Wiesel`s `Sonderberg Case` is tale of family ties
London: `The Sonderberg Case` (Alfred A. Knopf, $25), by Elie Wiesel, translated by Catherine Temerson: After more than 60 years, over 50 books and a Nobel Peace Prize, Elie Wiesel is still struggling with what it means to be a Holocaust survivor.
In his new novel, "The Sonderberg Case," Yedidyah is the child of survivors. He is a would-be actor turned theater critic, assigned by his New York newspaper editors to help cover the murder trial of a young German accused of killing his uncle. On the first day of the trial, Yedidyah hears Werner Sonderberg declare himself both guilty and innocent.
This perplexing statement eats at Yedidyah throughout the trial — and long after Sonderberg is acquitted. Many years later, Sonderberg requests a meeting with the writer. Yedidyah agrees, too curious to ignore the request.
Like his previous novels, Wiesel`s "The Sonderberg Case" seems to draw heavily from the author`s own struggles.
When the trial is over, Yedidyah decides to accept an assignment in Jerusalem for the newspaper. He meets a woman who is in mourning for her son. When he asks if she thinks she will ever find happiness again, she looks at him "as though she had understood not the meaning of my question, but the very nature of my Jewishness."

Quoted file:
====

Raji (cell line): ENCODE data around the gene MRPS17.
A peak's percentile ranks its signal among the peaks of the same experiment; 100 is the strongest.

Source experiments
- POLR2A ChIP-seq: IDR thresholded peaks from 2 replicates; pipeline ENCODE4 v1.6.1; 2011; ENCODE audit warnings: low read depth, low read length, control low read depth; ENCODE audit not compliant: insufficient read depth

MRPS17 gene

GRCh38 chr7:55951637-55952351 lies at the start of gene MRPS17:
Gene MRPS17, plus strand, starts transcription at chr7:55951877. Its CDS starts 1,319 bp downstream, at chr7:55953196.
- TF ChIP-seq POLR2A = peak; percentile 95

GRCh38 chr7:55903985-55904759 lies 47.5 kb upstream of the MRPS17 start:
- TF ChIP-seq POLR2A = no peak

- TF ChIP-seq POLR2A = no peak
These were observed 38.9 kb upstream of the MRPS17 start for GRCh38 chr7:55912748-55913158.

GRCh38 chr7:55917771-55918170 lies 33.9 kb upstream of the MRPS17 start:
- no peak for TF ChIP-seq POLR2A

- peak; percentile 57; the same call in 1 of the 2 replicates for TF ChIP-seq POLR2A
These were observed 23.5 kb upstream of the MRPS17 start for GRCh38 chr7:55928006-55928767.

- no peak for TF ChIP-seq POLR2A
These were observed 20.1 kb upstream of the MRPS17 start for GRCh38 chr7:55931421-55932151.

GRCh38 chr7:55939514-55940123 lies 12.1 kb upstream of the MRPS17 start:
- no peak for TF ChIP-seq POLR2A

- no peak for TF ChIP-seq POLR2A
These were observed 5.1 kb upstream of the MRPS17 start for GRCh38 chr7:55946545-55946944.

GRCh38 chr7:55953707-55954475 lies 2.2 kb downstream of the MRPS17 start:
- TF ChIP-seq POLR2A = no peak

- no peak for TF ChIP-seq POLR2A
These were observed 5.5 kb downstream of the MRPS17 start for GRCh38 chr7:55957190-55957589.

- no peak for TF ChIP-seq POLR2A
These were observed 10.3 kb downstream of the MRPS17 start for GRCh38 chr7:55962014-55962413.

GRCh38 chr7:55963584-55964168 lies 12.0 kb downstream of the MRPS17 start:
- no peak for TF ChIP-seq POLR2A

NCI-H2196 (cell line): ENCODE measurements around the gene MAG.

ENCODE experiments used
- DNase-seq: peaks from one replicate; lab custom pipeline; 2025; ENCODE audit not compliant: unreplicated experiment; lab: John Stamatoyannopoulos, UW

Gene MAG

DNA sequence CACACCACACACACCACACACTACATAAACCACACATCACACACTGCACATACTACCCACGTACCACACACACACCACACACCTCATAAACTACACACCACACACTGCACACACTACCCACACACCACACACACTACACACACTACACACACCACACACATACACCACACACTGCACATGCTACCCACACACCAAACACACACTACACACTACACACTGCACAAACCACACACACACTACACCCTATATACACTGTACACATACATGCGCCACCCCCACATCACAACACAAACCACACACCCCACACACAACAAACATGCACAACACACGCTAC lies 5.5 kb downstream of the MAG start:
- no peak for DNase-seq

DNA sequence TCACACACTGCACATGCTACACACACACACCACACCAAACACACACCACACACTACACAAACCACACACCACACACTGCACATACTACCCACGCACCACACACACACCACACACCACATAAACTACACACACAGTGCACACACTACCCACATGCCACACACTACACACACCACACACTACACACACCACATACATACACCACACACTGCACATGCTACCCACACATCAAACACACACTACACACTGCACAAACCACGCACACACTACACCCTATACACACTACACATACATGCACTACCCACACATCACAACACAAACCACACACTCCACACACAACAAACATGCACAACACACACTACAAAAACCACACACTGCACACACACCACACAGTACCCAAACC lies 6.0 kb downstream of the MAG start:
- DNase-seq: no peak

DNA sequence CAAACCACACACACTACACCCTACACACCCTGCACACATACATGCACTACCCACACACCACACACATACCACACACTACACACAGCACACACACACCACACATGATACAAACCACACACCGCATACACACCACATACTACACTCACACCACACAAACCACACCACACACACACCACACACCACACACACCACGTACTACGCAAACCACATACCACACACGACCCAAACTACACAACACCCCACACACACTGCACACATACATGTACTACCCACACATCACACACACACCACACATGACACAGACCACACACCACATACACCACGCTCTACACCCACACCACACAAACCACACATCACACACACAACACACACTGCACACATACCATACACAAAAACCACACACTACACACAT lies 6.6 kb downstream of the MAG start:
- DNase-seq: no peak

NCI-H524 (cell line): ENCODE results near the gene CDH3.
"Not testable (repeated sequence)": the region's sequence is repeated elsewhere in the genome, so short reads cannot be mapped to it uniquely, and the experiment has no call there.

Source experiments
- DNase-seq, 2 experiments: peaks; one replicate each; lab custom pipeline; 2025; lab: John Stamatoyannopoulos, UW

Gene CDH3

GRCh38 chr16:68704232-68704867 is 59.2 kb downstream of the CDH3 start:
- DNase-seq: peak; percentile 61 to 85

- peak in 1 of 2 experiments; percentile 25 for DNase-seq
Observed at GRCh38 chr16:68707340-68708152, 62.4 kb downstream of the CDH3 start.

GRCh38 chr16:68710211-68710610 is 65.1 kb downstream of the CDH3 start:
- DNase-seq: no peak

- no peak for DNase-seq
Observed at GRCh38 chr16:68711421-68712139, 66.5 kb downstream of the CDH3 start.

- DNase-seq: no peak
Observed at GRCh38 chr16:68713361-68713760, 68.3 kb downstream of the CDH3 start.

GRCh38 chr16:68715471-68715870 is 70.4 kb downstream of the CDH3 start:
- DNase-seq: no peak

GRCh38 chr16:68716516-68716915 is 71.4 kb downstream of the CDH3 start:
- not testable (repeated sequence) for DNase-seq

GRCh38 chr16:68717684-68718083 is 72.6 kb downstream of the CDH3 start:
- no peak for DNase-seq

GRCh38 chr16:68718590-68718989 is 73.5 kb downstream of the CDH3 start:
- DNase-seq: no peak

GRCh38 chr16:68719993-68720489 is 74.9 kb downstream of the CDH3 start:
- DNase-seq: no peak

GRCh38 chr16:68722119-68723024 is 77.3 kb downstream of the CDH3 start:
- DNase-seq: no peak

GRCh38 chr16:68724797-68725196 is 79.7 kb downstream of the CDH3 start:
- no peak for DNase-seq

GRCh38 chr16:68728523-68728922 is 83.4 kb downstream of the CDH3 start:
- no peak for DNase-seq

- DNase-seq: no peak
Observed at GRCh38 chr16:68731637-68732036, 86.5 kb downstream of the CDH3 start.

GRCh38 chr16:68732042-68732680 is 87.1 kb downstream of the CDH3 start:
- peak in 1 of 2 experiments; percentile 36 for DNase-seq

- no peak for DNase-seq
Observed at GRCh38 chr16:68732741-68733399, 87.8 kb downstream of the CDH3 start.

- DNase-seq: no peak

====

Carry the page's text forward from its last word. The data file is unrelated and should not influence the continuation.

"The Sonderberg Case" isn`t linear. The story revolves around Yedidyah`s connection with his family history, especially the men. Everyone in his family believes that his grandfather is crazy, but Yedidyah understands his wisdom. His grandfather tells him: "Beware — one day, you, too, might be called a lunatic."
Written in Wiesel`s signature musical style, the characters become striking and complex, each with his or her own story within a story. Wiesel has always commanded attention on the page, and "The Sonderberg Case" is no different.
Wiesel writes as though he`s one of the last of an angry and still grieving generation with something to say. His most famous novel, "Night," was based on his own Holocaust survival story.
The story line of "Sonderberg" jumps around so much it can be difficult to follow. But in the end, Wiesel`s writing makes up for it. This is a book you will read aloud to your grandchildren.